Originally published on Thu September 26, 2013 5:56 pm
The rivalry between the Los Angeles Dodgers and the San Francisco Giants added another dark chapter to its history this week: Police said today that Wednesday night's stabbing death near San Francisco's AT&T Park was sparked by a baseball rivalry.
The U.S. financial sector's 2007-2008 swoon hurt a lot of people, but it's been a bonanza for documentary filmmakers with an interest in economics. The last five years have seen dozens of movies about the dismal science, most of them pegged to the Great Recession.
The latest is Inequality for All, a showcase for former U.S. Labor Secretary Robert Reich. (He served under Bill Clinton, who borrowed much of his fellow Rhodes scholar's rhetoric, if fewer of his prescriptions.)
Originally published on Sun September 29, 2013 7:25 am
Paving the way for a brand-new subgenre — the gay romantic thriller — the atmospheric neo-noir Out in the Dark tells of a Palestinian university student who seeks refuge from the homophobia of his traditionalist West Bank village in the more gay-friendly atmosphere of metropolitan Tel Aviv.
It's ALL THINGS CONSIDERED from NPR News. I'm Robert Siegel.
One of the country's notable civil rights activists has died. Evelyn Lowery was at the front of the line marching from Selma to Montgomery. And her activism did not end in the 1960s. It defined her entire life. Here's Lisa George of member station WABE with a remembrance.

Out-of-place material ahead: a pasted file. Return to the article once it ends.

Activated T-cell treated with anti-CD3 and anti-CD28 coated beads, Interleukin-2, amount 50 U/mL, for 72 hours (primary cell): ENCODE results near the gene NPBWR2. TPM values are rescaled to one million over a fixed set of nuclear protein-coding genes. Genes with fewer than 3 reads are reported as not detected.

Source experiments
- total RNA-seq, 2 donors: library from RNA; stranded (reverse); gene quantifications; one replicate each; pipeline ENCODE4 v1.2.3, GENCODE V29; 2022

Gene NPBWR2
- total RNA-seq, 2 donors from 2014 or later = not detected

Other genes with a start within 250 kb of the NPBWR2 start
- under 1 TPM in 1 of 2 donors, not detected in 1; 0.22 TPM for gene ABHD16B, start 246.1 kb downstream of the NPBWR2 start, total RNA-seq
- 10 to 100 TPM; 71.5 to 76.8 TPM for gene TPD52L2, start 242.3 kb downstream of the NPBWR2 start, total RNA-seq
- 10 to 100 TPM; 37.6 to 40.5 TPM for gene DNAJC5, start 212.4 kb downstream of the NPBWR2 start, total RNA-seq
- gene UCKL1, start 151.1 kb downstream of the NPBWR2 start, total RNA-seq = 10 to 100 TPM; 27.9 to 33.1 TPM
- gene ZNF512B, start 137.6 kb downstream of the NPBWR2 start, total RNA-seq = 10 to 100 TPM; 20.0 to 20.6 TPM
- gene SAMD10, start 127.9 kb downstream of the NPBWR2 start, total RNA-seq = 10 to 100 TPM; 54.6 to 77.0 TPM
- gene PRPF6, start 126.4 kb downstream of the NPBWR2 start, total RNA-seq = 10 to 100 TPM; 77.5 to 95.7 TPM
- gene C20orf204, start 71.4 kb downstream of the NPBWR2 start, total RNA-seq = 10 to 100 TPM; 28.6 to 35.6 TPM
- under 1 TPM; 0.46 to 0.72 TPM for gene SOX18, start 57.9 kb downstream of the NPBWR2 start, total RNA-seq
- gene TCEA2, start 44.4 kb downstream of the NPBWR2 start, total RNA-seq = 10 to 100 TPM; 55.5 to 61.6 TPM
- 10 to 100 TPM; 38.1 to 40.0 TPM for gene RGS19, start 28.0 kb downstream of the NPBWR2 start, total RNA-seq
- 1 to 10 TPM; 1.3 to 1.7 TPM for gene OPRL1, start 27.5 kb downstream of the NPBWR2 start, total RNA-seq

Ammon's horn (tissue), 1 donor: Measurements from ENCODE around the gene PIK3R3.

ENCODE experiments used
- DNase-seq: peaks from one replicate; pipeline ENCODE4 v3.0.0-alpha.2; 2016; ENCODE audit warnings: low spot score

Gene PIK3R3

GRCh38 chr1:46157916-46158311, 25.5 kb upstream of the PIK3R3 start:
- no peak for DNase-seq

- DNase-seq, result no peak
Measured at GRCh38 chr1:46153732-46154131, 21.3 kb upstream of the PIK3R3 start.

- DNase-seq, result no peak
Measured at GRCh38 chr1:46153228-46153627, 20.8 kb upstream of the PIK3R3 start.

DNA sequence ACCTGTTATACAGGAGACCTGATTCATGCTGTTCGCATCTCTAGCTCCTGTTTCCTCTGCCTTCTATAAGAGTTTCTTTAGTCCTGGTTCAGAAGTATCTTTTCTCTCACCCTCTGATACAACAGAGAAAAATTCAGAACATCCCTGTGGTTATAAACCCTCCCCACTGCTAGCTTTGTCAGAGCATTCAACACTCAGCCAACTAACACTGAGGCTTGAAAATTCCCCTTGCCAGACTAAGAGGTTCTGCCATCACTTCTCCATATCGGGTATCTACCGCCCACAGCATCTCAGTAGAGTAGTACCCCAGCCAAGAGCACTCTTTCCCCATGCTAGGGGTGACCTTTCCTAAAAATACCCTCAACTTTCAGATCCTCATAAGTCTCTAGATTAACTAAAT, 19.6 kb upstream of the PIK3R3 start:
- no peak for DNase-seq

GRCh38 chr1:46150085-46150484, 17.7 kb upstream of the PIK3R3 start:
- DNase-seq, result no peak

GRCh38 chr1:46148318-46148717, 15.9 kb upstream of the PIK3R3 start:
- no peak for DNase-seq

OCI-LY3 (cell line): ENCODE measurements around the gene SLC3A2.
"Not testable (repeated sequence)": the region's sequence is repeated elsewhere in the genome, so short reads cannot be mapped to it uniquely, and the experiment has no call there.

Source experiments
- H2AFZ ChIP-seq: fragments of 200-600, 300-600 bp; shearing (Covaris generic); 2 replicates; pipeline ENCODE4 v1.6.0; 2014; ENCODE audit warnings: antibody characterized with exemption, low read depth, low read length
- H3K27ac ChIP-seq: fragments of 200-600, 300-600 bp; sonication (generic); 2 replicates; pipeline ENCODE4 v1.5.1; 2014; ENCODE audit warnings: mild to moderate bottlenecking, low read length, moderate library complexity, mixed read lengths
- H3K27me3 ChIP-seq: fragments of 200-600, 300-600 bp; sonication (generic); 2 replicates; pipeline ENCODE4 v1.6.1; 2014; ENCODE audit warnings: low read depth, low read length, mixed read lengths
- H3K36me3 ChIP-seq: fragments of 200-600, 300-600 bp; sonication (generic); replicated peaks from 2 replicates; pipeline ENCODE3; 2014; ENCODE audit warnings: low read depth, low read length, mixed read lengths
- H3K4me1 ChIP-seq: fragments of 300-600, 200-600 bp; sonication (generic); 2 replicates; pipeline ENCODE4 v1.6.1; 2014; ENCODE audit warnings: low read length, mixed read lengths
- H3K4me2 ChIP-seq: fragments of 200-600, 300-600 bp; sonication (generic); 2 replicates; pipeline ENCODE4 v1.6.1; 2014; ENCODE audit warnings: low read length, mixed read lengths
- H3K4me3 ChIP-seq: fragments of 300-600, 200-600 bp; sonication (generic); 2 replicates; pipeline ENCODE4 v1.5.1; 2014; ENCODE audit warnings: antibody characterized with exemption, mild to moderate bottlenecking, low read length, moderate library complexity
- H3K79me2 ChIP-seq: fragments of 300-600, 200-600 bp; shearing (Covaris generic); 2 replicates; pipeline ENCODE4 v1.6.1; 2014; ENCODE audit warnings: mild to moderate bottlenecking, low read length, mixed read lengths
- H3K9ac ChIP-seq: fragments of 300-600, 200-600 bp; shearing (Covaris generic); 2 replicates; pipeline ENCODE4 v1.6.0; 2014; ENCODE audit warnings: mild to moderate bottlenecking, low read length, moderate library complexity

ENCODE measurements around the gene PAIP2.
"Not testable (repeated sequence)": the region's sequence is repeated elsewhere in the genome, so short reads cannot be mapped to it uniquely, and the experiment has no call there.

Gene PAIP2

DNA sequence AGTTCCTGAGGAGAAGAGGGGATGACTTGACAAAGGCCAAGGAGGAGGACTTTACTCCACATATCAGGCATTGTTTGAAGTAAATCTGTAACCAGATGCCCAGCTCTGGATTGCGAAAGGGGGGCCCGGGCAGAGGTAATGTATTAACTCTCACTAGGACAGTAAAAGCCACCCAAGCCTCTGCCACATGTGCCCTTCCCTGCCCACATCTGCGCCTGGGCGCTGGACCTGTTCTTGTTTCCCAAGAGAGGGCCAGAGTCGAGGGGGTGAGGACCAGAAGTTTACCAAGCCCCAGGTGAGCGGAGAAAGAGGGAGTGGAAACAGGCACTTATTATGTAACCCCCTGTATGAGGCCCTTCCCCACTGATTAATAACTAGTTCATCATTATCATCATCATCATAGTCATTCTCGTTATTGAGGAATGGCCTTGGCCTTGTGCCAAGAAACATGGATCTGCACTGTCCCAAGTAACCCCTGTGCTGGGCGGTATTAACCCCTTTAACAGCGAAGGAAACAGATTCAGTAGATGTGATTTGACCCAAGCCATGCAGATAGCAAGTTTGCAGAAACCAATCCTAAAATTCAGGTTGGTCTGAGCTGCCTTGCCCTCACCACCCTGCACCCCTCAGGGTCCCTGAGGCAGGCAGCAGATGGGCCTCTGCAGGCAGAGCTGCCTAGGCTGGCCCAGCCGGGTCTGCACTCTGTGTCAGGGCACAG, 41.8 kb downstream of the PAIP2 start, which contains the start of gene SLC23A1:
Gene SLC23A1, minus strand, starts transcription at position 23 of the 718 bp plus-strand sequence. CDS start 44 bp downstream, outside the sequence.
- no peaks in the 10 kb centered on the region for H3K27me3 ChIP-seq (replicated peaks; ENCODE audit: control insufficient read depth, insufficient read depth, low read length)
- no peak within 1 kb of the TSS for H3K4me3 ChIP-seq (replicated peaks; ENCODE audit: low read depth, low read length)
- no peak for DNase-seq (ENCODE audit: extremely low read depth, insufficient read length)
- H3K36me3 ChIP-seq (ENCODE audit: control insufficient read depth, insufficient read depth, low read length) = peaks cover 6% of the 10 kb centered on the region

The College Board, sponsor of the SAT, says latest scores show that roughly 6 in 10 college-bound high school students who took the test were so lacking in their reading, writing and math skills, they were unprepared for college-level work.
The College Board is calling for big changes to better prepare students for college and career.
Pokey LaFarge transports listeners to a bygone era on Thursday's installment of World Cafe. Along with his band, LaFarge has turned his modern reverence for roots music into a full-time gig. The perceptible influences in his work range from bluegrass to Western swing to country blues. Whether you call it old-fashioned, dated or throwback, the Missouri-bred musician embraces it fully; he even dresses the part.
Originally published on Fri September 27, 2013 9:04 am
On Wednesday, the MacArthur Foundation announced its newest class of fellows — "geniuses" who have made remarkable contributions to their fields. We wanted to know what happens to a "genius" after the fellowship is over, so we spoke with Ramón Gutiérrez, a Preston and Sterling Morton Distinguished Service Professor in U.S. history at the University of Chicago, and one of the MacArthur fellows in 1982.
We get a lot of mail at NPR Music, and amid the online pharmacy's monthly supply of the pills that allow us to trudge productively through this waking life is a slew of smart questions about how music fits into our lives — and, this week, an ethical query about online streaming services.
Andrea Sauceda writes via Facebook: "Does using Spotify (and/or other streaming services) make you a bad person?"